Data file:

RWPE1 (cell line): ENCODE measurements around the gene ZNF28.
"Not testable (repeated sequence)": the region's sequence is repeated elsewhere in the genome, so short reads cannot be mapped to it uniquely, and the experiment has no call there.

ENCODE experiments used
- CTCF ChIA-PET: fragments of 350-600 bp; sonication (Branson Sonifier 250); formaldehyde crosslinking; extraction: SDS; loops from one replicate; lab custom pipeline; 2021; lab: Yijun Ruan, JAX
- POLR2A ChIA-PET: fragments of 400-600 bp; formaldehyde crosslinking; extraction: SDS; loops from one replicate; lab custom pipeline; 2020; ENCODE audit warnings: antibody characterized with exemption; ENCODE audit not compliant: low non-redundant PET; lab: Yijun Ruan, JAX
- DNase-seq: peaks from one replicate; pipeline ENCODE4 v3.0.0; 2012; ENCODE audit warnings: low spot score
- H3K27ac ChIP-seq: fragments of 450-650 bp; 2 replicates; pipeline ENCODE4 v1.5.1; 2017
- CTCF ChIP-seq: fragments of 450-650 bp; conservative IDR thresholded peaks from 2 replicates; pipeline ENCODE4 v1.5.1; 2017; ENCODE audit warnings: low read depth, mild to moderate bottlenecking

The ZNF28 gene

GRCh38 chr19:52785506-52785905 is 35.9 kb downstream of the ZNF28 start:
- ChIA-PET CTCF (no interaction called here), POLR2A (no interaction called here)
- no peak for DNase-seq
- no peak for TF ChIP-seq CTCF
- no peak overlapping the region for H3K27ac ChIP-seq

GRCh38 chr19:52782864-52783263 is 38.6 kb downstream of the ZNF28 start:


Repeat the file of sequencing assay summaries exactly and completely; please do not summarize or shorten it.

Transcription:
RWPE1 (cell line): ENCODE measurements around the gene ZNF28.
"Not testable (repeated sequence)": the region's sequence is repeated elsewhere in the genome, so short reads cannot be mapped to it uniquely, and the experiment has no call there.

ENCODE experiments used
- CTCF ChIA-PET: fragments of 350-600 bp; sonication (Branson Sonifier 250); formaldehyde crosslinking; extraction: SDS; loops from one replicate; lab custom pipeline; 2021; lab: Yijun Ruan, JAX
- POLR2A ChIA-PET: fragments of 400-600 bp; formaldehyde crosslinking; extraction: SDS; loops from one replicate; lab custom pipeline; 2020; ENCODE audit warnings: antibody characterized with exemption; ENCODE audit not compliant: low non-redundant PET; lab: Yijun Ruan, JAX
- DNase-seq: peaks from one replicate; pipeline ENCODE4 v3.0.0; 2012; ENCODE audit warnings: low spot score
- H3K27ac ChIP-seq: fragments of 450-650 bp; 2 replicates; pipeline ENCODE4 v1.5.1; 2017
- CTCF ChIP-seq: fragments of 450-650 bp; conservative IDR thresholded peaks from 2 replicates; pipeline ENCODE4 v1.5.1; 2017; ENCODE audit warnings: low read depth, mild to moderate bottlenecking

The ZNF28 gene

GRCh38 chr19:52785506-52785905 is 35.9 kb downstream of the ZNF28 start:
- ChIA-PET CTCF (no interaction called here), POLR2A (no interaction called here)
- no peak for DNase-seq
- no peak for TF ChIP-seq CTCF
- no peak overlapping the region for H3K27ac ChIP-seq

GRCh38 chr19:52782864-52783263 is 38.6 kb downstream of the ZNF28 start: